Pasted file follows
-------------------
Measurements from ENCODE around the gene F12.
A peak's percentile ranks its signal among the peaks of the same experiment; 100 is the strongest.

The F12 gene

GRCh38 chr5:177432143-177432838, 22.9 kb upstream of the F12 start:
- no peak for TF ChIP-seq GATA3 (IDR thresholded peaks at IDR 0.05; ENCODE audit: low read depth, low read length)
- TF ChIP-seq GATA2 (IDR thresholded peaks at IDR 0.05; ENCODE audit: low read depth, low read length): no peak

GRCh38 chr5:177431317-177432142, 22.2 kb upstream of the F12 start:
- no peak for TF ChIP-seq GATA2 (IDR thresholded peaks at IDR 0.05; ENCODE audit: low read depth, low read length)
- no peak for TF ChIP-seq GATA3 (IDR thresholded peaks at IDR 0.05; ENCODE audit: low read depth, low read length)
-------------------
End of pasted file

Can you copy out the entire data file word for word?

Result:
Measurements from ENCODE around the gene F12.
A peak's percentile ranks its signal among the peaks of the same experiment; 100 is the strongest.

The F12 gene

GRCh38 chr5:177432143-177432838, 22.9 kb upstream of the F12 start:
- no peak for TF ChIP-seq GATA3 (IDR thresholded peaks at IDR 0.05; ENCODE audit: low read depth, low read length)
- TF ChIP-seq GATA2 (IDR thresholded peaks at IDR 0.05; ENCODE audit: low read depth, low read length): no peak

GRCh38 chr5:177431317-177432142, 22.2 kb upstream of the F12 start:
- no peak for TF ChIP-seq GATA2 (IDR thresholded peaks at IDR 0.05; ENCODE audit: low read depth, low read length)
- no peak for TF ChIP-seq GATA3 (IDR thresholded peaks at IDR 0.05; ENCODE audit: low read depth, low read length)